67. 67.
    Song, Y., Du, D., Li, L., Xu, J., Dutta, P., & Lin, Y. (2017). In vitro study of receptor-mediated silica nanoparticles delivery across blood–brain barrier. ACS Applied Materials and Interfaces, 9(24), 20410–20416.PubMedCrossRefGoogle Scholar
  68. 68.
    Wang, Z. H., Wang, Z. Y., Sun, C. S., Wang, C. Y., Jiang, T. Y., & Wang, S. L. (2010). Trimethylated chitosan-conjugated PLGA nanoparticles for the delivery of drugs to the brain. Biomaterials, 31(5), 908–915.PubMedCrossRefGoogle Scholar
  69. 69.
    Barenholz, Y. C. (2012). Doxil®-the first FDA-approved nano-drug: Lessons learned. Journal of Controlled Release, 160(2), 117–134.PubMedCrossRefGoogle Scholar
  70. 70.
    Yuan, D. M., Lv, Y. L., Yao, Y. W., et al. (2012). Efficacy and safety of Abraxane in treatment of progressive and recurrent non-small cell lung cancer patients. A retrospective clinical study. Thoracic Cancer, 3(4), 341–347.PubMedCrossRefGoogle Scholar
  71. 71.
    Swenson, C. E., Perkins, W. R., Roberts, P., & Janoff, A. S. (2001). Liposome technology and the development of Myocet™ (liposomal doxorubicin citrate). The Breast, 10(2), 1–7.CrossRefGoogle Scholar
  72. 72.
    Rosenthal, E., Poizot-Martin, I., Saint-Marc, T., Spano, J. P., & Cacoub, P. (2002). Phase IV study of liposomal daunorubicin (DaunoXome) in AIDS-related Kaposi sarcoma. American Journal of Clinical Oncology, 25(1), 57–59.PubMedCrossRefGoogle Scholar
  73. 73.
    Fasol, U., Frost, A., Büchert, M., et al. (2012). Vascular and pharmacokinetic effects of EndoTAG-1 in patients with advanced cancer and liver metastasis. Annals of Oncology, 23(4), 1030–1036.PubMedCrossRefGoogle Scholar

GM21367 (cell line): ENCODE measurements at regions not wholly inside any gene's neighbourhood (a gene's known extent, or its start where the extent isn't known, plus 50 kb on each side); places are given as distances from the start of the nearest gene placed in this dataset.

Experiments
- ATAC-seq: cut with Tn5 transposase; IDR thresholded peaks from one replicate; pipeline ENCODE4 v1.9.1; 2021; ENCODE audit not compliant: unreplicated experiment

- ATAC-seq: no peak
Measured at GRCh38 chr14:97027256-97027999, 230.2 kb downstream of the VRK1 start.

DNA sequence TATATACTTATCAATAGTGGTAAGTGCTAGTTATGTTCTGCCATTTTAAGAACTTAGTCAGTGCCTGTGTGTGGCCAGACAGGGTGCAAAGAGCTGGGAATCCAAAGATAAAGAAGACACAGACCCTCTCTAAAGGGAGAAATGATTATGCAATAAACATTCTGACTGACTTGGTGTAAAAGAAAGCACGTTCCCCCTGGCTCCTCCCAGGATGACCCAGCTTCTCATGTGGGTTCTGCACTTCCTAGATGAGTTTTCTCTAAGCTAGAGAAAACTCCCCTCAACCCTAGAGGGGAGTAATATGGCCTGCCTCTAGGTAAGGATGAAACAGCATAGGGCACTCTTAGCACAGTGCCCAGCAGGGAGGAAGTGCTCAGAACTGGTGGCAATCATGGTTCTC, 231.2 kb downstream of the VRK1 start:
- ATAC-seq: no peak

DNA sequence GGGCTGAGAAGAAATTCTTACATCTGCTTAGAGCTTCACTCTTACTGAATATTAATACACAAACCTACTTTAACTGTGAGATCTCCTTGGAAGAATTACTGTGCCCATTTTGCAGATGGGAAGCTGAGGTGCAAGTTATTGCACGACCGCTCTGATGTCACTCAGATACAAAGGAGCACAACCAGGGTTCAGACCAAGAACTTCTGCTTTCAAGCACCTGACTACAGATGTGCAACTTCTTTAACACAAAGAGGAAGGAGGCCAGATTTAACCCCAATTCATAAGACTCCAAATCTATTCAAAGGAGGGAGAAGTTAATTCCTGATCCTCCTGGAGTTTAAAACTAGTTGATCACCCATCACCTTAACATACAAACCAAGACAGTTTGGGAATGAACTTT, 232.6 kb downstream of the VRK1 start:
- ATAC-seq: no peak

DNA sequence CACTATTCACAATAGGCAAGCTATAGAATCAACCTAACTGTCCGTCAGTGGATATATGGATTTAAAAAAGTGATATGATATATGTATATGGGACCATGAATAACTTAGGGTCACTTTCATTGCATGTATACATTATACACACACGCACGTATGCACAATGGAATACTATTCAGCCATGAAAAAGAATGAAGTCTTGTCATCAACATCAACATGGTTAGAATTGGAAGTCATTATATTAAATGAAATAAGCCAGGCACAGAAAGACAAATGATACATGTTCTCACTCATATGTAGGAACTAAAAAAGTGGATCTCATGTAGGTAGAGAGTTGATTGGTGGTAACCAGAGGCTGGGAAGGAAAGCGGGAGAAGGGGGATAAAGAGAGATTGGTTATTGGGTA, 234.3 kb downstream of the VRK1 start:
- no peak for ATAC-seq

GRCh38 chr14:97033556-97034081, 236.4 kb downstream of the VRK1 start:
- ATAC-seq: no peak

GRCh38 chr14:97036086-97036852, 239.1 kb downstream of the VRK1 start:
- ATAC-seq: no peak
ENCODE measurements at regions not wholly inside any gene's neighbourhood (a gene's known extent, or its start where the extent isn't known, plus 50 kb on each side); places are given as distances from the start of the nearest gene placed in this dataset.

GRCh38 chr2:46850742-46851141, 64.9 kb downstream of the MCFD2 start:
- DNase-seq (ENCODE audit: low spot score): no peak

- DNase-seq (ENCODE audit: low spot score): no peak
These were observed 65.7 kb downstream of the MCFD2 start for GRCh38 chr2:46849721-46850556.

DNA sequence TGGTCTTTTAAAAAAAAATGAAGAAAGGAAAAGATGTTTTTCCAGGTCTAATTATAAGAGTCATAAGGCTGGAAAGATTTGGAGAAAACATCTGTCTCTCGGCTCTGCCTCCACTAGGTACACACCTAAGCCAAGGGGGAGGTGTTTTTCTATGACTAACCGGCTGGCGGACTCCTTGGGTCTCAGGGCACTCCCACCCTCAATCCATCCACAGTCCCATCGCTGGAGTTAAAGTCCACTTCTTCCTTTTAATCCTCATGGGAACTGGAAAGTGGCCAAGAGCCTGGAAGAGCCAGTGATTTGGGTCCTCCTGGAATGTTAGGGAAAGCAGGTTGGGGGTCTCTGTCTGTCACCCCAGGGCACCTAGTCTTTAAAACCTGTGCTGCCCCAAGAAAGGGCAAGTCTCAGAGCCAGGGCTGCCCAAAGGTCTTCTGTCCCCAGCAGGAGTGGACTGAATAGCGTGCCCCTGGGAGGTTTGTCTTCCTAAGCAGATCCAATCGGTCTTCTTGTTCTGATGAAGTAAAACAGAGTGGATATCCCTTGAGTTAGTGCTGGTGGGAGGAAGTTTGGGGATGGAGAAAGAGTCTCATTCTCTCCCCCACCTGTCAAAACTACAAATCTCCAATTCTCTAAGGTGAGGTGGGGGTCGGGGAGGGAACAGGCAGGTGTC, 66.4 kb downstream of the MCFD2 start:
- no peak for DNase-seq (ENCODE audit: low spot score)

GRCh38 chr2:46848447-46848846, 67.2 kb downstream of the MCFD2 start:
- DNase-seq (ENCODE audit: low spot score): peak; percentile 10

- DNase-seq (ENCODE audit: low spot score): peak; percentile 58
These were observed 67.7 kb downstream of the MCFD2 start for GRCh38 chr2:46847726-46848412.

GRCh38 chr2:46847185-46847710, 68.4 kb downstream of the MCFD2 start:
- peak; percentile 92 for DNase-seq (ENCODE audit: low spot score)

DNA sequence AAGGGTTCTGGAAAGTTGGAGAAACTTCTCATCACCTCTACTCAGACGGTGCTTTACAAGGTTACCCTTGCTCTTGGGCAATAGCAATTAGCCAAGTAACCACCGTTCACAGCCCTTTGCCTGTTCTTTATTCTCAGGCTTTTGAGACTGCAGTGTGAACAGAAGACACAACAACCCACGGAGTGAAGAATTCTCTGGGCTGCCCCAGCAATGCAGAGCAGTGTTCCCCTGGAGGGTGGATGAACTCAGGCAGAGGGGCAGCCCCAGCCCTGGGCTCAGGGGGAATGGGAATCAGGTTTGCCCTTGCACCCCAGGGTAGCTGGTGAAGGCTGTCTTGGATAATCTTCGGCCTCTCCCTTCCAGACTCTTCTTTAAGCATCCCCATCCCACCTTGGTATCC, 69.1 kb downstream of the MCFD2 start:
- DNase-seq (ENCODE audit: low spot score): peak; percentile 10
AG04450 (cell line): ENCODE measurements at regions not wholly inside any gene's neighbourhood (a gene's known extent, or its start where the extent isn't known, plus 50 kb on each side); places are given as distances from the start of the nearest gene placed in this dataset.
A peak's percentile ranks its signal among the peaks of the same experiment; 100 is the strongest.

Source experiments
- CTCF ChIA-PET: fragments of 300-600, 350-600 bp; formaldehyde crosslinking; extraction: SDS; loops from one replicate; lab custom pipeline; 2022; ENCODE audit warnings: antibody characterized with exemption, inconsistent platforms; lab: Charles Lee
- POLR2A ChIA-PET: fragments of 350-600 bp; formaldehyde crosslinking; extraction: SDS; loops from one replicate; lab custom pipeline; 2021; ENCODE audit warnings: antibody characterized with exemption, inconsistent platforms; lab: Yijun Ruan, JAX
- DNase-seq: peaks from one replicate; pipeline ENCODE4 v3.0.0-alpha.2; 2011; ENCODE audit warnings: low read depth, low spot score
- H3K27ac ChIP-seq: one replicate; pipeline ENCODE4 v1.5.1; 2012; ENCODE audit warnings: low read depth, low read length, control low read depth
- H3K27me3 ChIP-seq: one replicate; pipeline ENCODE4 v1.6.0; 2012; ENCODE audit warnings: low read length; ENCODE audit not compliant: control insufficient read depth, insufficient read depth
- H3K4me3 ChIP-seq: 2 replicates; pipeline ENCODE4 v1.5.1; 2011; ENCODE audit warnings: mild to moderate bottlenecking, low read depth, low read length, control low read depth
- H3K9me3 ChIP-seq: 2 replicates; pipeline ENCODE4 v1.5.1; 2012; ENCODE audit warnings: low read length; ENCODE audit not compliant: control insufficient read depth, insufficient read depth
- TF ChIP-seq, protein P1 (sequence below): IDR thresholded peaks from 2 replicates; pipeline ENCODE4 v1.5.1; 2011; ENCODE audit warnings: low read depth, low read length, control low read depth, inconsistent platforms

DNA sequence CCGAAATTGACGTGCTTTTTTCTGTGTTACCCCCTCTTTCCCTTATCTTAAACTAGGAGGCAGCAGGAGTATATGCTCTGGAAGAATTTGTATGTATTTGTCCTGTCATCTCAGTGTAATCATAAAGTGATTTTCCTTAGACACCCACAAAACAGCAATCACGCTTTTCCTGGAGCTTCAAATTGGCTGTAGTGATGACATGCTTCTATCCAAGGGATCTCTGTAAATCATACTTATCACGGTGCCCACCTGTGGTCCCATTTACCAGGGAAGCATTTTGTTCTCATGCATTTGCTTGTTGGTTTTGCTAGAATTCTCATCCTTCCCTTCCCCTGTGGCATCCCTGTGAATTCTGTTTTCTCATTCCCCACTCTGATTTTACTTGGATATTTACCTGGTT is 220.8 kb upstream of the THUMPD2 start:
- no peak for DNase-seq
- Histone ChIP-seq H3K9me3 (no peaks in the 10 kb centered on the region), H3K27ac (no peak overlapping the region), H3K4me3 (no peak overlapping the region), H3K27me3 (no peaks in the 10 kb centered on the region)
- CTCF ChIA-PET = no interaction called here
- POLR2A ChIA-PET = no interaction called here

74. 74.
    Pedro, R. N., Thekke-Adiyat, T., Goel, R., et al. (2010). Use of tumor necrosis factor-alpha-coated gold nanoparticles to enhance radiofrequency ablation in a translational model of renal tumors. Urology, 76(2), 494–498.PubMedCrossRefGoogle Scholar
  75. 75.
    Gaur, S., Wang, Y., Kretzner, L., Chen, L., Yen, T., et al. (2014). Pharmacodynamic and pharmacogenomic study of the nanoparticle conjugate of camptothecin CRLX101 for the treatment of cancer. Nanomedicine, 10(7), 1477–1486.PubMedCrossRefGoogle Scholar
  76. 76.
    Von Hoff, D. D., Mita, M. M., Ramanathan, R. K., et al. (2016). Phase I study of PSMA-targeted docetaxel-containing nanoparticle BIND-014 in patients with advanced solid tumors. Clinical Cancer Research, 22(13), 3157–3163.CrossRefGoogle Scholar
  77. 77.
    Werner, M. E., Cummings, N. D., Sethi, M., et al. (2013). Preclinical evaluation of Genexol-PM, a nanoparticle formulation of paclitaxel, as a novel radiosensitizer for the treatment of non-small cell lung cancer. International Journal of Radiation Oncology, Biology, Physics, 86(3), 463–468.PubMedPubMedCentralCrossRefGoogle Scholar
  78. 78.